For information about building Python's documentation, refer to Doc/README.txt.


Converting From Python 2.x to 3.x
---------------------------------

Python starting with 2.6 contains features to help locating code that needs to
be changed, such as optional warnings when deprecated features are used, and
backported versions of certain key Python 3.x features.

A source-to-source translation tool, "2to3", can take care of the mundane task
of converting large amounts of source code.  It is not a complete solution but
is complemented by the deprecation warnings in 2.6.  See
https://docs.python.org/3.7/library/2to3.html for more information.


Testing
-------

To test the interpreter, type "make test" in the top-level directory.
The test set produces some output.  You can generally ignore the messages
about skipped tests due to optional features which can't be imported.
If a message is printed about a failed test or a traceback or core dump
is produced, something is wrong.

By default, tests are prevented from overusing resources like disk space and
memory.  To enable these tests, run "make testall".

IMPORTANT: If the tests fail and you decide to mail a bug report, *don't*
include the output of "make test".  It is useless.  Run the failing test
manually, as follows:

        ./python -m test -v test_whatever

(substituting the top of the source tree for '.' if you built in a different
directory).  This runs the test in verbose mode.


Installing multiple versions
----------------------------

On Unix and Mac systems if you intend to install multiple versions of Python
using the same installation prefix (--prefix argument to the configure script)
you must take care that your primary python executable is not overwritten by the
installation of a different version.  All files and directories installed using
"make altinstall" contain the major and minor version and can thus live
side-by-side.  "make install" also creates ${prefix}/bin/python3 which refers to
${prefix}/bin/pythonX.Y.  If you intend to install multiple versions using the
same prefix you must decide which version (if any) is your "primary" version.
Install that version using "make install".  Install all other versions using
"make altinstall".

For example, if you want to install Python 2.7, 3.6, and 3.7 with 3.7 being the
primary version, you would execute "make install" in your 3.7 build directory
and "make altinstall" in the others.


Issue Tracker and Mailing List
------------------------------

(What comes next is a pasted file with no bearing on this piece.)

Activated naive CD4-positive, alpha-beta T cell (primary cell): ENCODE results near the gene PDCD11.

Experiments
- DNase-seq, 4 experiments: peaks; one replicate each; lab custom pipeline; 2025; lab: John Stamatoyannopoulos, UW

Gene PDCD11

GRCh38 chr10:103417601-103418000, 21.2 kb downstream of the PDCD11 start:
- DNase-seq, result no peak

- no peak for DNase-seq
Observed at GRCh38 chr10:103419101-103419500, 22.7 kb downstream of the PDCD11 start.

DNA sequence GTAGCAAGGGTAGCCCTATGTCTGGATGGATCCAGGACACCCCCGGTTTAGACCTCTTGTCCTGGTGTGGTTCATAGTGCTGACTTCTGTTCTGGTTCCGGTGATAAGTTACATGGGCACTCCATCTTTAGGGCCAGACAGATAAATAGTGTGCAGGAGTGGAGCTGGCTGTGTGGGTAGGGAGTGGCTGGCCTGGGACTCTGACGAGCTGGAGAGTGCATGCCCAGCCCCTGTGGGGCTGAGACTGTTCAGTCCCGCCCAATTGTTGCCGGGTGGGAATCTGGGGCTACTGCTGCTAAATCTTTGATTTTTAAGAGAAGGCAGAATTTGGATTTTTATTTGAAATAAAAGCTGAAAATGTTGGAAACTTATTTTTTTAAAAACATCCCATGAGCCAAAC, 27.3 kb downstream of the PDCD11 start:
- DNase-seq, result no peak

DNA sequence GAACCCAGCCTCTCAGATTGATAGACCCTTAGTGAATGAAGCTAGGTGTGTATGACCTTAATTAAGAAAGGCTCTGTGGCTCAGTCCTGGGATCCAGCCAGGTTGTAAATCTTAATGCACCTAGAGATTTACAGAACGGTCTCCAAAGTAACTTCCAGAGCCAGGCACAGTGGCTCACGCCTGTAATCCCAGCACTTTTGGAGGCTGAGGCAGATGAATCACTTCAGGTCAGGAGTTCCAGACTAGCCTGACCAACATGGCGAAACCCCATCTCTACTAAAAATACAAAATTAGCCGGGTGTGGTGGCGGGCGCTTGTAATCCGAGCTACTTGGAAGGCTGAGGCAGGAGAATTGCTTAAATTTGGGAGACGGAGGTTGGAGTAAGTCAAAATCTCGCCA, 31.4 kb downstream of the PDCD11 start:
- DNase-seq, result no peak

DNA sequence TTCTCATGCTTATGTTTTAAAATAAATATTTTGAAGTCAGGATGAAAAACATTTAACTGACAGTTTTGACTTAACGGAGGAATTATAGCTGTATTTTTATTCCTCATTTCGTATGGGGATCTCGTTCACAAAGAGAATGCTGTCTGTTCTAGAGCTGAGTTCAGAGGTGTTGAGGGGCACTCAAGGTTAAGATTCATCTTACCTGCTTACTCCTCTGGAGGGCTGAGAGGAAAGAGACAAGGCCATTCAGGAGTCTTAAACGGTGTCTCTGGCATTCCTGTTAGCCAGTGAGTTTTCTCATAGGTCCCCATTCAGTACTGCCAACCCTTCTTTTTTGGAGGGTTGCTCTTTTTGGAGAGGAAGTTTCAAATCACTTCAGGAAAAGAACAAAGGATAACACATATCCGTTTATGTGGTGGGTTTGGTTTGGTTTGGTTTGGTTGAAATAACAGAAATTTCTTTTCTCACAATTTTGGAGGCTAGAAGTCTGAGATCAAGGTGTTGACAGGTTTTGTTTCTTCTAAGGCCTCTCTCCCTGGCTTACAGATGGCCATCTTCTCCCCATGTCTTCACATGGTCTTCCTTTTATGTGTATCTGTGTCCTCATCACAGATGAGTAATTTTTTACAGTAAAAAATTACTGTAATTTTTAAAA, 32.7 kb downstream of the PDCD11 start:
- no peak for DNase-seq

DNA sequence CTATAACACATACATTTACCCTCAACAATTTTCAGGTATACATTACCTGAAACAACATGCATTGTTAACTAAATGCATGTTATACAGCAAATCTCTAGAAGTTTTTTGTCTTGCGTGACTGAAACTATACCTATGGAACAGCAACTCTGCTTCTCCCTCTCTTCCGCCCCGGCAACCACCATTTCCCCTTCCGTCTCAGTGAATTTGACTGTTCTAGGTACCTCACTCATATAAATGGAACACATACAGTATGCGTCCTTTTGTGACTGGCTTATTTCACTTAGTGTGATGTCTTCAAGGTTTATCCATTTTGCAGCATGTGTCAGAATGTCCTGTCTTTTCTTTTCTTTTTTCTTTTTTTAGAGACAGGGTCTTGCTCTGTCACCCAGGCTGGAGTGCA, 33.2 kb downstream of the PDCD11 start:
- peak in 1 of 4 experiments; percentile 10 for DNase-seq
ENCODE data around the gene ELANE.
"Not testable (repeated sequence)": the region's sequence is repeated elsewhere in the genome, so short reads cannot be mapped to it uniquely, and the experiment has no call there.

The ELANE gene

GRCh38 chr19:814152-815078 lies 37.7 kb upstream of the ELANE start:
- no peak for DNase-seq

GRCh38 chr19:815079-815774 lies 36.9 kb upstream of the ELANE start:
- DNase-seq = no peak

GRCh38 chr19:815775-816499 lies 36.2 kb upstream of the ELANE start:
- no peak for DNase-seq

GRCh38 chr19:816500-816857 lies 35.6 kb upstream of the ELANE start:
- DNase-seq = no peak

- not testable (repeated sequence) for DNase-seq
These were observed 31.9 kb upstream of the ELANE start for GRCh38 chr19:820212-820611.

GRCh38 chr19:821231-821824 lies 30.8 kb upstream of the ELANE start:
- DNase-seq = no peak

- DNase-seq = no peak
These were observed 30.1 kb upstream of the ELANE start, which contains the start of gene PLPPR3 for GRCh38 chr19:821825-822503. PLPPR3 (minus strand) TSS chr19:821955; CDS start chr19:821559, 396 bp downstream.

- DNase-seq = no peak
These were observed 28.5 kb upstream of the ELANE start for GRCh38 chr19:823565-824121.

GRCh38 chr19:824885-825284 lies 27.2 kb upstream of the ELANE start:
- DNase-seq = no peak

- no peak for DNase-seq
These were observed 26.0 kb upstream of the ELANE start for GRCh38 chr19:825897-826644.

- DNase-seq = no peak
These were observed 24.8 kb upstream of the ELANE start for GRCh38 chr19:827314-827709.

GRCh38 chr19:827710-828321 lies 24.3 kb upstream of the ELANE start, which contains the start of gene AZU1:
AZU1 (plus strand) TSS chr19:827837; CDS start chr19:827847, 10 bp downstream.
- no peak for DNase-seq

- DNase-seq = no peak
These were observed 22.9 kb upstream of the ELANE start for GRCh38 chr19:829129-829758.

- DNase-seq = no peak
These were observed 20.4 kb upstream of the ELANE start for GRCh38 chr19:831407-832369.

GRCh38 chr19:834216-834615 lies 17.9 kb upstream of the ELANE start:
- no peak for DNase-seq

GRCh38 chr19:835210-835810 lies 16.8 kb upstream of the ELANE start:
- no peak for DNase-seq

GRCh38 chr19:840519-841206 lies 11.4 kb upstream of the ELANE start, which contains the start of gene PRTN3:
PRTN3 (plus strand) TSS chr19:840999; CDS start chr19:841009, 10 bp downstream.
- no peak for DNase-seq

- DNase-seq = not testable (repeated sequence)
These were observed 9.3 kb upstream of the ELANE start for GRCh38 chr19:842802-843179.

We're soliciting bug reports about all aspects of the language.  Fixes are also
welcome, preferably in unified diff format.  Please use the issue tracker:

    https://bugs.python.org/

If you're not sure whether you're dealing with a bug or a feature, use the
mailing list:

    python-dev@python.org

To subscribe to the list, use the mailman form:

    https://mail.python.org/mailman/listinfo/python-dev/


Proposals for enhancement
-------------------------

If you have a proposal to change Python, you may want to send an email to the
comp.lang.python or python-ideas mailing lists for initial feedback.  A Python
Enhancement Proposal (PEP) may be submitted if your idea gains ground.  All
current PEPs, as well as guidelines for submitting a new PEP, are listed at
https://www.python.org/dev/peps/.


Release Schedule
----------------

See PEP 494 for release details: https://www.python.org/dev/peps/pep-0494/


Copyright and License Information
---------------------------------

Copyright (c) 2001, 2002, 2003, 2004, 2005, 2006, 2007, 2008, 2009, 2010, 2011,
2012, 2013, 2014, 2015, 2016 Python Software Foundation.  All rights reserved.

Copyright (c) 2000 BeOpen.com.  All rights reserved.

Copyright (c) 1995-2001 Corporation for National Research Initiatives.  All
rights reserved.

Copyright (c) 1991-1995 Stichting Mathematisch Centrum.  All rights reserved.

See the file "LICENSE" for information on the history of this software,
terms & conditions for usage, and a DISCLAIMER OF ALL WARRANTIES.

This Python distribution contains *no* GNU General Public License (GPL) code,
so it may be used in proprietary projects.  There are interfaces to some GNU
code but these are entirely optional.

All trademarks referenced herein are property of their respective holders.